To be frank, I have not been able to appreciate the book too much yet - it is slow and it is complicated. It keeps getting into the labyrinths of the minds of the characters - and honestly, the labyrinths are messy and unclear (well at least to my eye). The similitude with Odyssey (which I have not read but am familiar with on a summary level) is remarkable and the symbolism is interesting. Hopefully I will soon turn the last page on the book and not give up on it midway.

Booker goes to 'The Gathering'

Seems like it is the Europeans' year - After British Doris Lessing won the Nobel for literature, the Booker goes to Ireland for Anne Enright's The Gathering. According to the bets running prior to the announcement, Ms. Enright was far behind the two major contenders - Jones and Mcewan. But I suppose the Booker is following the dark horse tradition for a couple of years. Sometimes I wonder if Booker has become a way of promoting new and lesser known authors rather than rewarding a well-recieved book.
But of course, to make such statements without reading either name on the shortlist is downright bias.
A review of the novel by The Guardian can be found here.

Monday, October 15, 2007

The night

I hate the kind of work life that leaves little space for much else. Unfortunately for the past month, I have pretty much been in that sort of work life and missed out on watching enough movies or reading enough books. And of course writing down about whatever I did watch or read.
To be fair, though, I partially made up for the lack of movie watching in a single weekend by going for a marathon of seven movies over two days. Most of them were the kind of movies that I enjoyed - two of them particularly so: La Notte and The Brave One. Also watched both parts of the Japanese Ringu - much better and far scarier than the English versions that followed as ‘The Ring’ series. I think remakes are a bad idea in general – statistically speaking. Though of course The Ring did make its share of box office money.

I had been meaning to watch Anotnio’s 'La Notte' for a long time. (Of course, it is impossible to find sufficient time to do all the things that you would rather do – ironically you spent most of your life doing stuff that you would rather not). La Notte is the story of a night in a couple’s relationship - Giovanni & Lydia – It is a night both in the physical and metaphorical sense of the word. A culmination of what perhaps was a shining relationship, into the dusk of coldness and indifference – leading to the dark hour of perhaps eventual separation. Antonioni, in his typical style which says more through gestures than words, has taken the viewer though this painful sequence of distancing. It makes you wonder why two attractive people who have each other would seek the company and affections of others. In the beginning, this ‘other’-ly interest is subtle. Giovanni’s interest in a nymphomaniac, Lydia’s glances towards streetwalkers. That they are no longer ‘together’ is highlighted by Lydia’s otherworldliness in the presence of her husband. The estrangement is mutual – and it is because they both seemed to have married a concept rather than each other – Giovanni a rich attractive girl desired by many, Lydia a talented writer adored by lot. They try to love the concepts, and are therefore disappointed, annoyed and jealous in the real persons that lives behind those ideas.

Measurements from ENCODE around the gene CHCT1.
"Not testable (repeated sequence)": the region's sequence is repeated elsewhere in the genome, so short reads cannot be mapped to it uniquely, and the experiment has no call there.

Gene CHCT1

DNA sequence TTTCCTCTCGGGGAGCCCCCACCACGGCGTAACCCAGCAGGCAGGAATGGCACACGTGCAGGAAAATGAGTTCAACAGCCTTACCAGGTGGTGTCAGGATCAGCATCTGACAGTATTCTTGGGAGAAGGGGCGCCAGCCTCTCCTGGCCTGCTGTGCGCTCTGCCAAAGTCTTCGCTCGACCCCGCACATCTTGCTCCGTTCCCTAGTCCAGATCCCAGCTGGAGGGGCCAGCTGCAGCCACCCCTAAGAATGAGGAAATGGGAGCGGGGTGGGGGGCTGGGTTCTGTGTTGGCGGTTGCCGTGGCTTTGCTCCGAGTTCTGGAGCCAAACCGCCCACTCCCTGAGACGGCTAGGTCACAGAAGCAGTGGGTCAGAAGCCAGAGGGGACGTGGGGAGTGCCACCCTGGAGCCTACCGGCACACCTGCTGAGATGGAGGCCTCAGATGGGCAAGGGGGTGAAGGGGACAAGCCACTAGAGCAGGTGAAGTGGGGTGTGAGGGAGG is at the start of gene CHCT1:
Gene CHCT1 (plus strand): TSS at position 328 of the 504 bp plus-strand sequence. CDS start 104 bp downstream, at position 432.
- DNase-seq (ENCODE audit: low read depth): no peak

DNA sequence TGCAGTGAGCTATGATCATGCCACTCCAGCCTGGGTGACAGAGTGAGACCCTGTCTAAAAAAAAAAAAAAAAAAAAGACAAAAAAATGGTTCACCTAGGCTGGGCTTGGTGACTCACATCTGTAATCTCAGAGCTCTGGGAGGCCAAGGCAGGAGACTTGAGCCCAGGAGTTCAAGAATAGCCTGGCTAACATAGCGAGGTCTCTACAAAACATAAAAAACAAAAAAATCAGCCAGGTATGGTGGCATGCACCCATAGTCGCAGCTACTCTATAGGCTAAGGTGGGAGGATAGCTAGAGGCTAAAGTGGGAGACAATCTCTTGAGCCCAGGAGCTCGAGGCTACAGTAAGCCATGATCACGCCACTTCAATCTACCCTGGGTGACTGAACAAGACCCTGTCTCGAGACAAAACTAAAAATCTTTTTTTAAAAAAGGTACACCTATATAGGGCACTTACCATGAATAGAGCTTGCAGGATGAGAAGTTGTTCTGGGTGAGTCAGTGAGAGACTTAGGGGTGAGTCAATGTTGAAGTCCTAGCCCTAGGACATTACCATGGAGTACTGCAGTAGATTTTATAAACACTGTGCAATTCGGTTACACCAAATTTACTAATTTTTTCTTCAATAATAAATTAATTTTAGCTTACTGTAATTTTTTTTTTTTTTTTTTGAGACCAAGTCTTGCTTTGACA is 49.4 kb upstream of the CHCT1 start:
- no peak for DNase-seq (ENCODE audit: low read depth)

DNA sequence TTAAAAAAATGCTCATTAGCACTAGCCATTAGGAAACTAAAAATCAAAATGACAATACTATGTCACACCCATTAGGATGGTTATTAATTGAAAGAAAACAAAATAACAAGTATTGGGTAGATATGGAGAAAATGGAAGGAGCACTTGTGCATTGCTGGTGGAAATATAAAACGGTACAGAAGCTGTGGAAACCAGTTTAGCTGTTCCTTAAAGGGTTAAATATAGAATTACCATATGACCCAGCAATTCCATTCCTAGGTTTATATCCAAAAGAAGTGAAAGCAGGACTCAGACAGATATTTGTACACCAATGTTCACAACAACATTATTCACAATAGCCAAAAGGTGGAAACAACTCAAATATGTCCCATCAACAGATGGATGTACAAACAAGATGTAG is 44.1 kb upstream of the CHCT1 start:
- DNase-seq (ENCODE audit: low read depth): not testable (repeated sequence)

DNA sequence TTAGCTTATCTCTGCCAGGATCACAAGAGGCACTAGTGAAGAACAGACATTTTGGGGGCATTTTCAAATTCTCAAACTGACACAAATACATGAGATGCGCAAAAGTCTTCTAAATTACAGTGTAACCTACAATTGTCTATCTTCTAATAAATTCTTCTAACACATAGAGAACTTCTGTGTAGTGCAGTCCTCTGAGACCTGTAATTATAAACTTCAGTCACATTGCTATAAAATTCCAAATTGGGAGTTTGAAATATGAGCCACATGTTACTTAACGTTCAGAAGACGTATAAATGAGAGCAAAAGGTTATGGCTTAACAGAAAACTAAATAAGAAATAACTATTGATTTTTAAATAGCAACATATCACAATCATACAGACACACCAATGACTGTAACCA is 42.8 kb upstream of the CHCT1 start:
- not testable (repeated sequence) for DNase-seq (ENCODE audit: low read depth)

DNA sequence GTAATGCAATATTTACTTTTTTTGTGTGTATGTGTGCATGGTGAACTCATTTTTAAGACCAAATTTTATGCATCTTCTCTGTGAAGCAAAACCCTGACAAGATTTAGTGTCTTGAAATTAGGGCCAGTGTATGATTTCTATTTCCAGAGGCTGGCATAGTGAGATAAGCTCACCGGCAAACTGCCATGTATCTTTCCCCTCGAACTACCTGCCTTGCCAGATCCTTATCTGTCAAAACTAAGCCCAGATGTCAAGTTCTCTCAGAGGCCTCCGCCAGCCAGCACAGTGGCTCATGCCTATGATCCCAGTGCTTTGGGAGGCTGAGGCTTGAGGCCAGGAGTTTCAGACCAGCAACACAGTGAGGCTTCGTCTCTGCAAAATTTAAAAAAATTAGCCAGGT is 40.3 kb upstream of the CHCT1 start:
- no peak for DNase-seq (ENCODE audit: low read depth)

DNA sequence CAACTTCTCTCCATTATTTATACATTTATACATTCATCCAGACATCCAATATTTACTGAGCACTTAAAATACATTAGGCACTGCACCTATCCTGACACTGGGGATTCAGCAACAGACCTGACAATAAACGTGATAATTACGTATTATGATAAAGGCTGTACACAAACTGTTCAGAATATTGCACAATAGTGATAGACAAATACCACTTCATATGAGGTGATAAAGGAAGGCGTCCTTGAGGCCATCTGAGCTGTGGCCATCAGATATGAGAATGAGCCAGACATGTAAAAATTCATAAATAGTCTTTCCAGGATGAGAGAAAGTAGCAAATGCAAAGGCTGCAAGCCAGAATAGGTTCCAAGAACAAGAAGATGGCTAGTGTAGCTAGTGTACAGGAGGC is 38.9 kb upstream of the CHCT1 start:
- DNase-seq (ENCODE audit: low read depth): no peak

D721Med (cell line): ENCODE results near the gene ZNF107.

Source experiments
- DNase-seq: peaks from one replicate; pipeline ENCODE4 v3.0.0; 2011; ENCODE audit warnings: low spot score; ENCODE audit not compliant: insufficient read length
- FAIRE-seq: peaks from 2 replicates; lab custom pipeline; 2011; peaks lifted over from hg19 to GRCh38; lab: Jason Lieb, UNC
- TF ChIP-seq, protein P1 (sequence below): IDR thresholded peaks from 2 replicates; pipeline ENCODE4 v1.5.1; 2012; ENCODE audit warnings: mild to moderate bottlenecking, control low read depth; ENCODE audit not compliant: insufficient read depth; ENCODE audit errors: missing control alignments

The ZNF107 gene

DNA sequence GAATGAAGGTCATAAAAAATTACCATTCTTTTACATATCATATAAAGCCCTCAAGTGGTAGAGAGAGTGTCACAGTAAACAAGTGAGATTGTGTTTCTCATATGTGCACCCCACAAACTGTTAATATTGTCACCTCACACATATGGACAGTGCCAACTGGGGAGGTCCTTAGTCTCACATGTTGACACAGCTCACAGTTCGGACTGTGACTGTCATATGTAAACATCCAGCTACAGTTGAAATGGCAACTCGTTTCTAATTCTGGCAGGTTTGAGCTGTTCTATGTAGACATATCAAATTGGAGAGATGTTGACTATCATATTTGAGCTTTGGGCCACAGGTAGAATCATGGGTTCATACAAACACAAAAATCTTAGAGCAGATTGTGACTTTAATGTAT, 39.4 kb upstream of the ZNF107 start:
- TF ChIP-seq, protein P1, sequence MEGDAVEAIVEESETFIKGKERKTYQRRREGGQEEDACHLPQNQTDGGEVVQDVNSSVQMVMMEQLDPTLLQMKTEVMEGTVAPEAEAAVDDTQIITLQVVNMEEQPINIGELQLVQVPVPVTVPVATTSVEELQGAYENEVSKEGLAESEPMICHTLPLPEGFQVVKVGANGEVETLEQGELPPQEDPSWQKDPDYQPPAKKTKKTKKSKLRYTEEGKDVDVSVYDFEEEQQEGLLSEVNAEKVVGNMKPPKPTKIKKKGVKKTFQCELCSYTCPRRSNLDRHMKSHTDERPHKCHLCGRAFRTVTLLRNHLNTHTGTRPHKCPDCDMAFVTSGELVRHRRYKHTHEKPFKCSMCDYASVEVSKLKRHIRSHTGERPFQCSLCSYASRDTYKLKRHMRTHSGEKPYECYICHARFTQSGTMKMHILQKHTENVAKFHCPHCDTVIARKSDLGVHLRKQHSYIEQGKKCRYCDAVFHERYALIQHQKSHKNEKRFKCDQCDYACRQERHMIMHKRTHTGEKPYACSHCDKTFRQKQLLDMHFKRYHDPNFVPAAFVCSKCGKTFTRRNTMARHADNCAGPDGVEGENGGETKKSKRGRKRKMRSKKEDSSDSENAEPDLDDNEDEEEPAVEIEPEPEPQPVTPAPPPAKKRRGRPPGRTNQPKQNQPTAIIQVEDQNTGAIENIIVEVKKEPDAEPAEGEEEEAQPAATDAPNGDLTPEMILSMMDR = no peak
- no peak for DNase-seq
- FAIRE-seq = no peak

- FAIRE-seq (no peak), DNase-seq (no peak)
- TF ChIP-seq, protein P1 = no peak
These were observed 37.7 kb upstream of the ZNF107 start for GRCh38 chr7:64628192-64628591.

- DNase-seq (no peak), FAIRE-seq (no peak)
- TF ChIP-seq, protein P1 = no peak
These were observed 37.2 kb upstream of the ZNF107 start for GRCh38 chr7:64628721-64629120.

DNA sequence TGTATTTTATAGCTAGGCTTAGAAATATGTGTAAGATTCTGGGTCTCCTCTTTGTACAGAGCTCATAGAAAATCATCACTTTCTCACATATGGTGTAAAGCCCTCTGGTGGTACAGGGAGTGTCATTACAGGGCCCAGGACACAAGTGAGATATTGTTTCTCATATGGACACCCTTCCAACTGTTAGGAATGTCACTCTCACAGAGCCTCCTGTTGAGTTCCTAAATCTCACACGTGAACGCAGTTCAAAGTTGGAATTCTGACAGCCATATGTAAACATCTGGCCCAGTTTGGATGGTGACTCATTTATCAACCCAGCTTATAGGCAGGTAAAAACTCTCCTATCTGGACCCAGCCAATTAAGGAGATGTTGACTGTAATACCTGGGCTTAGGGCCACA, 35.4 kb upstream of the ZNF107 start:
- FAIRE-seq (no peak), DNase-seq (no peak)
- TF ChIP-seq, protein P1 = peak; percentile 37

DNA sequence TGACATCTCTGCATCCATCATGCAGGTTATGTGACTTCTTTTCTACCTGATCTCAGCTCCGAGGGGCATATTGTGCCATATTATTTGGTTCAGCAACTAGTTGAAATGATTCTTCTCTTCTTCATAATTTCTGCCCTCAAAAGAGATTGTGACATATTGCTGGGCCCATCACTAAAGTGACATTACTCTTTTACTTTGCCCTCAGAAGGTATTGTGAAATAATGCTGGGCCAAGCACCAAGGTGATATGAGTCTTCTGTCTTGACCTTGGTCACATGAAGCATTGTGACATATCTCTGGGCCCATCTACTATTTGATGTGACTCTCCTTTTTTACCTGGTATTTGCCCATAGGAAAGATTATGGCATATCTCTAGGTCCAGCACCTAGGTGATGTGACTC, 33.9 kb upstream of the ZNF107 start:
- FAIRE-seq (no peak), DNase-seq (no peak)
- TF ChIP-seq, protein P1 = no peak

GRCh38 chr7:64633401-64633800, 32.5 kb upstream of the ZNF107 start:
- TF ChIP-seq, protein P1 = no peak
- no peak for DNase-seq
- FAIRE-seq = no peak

The movie has a terrific ending - if novelists don't know how to wind up their writing, I suppose they can pick up a cue from Antonioni. He knows how to do it in perfection.

Antonioni has done a remarkable work with this movie. It seems very real and un-dramatic. (Except for the scene with the nymphomaniac, which seemed a little out of place). I have really begun to like him quite a lot, though I think he can be (and IS) excruciatingly slow. thought I would hammer Jack Nicholson in ‘The passenger’ to make him move a little faster!
La Notte is supposed to be the second in a trilogy made in combination with L’Avventura and L’eclisse – either of which I have not seen, but will get on to soon. Even though it looks a little unlikely right at this moment.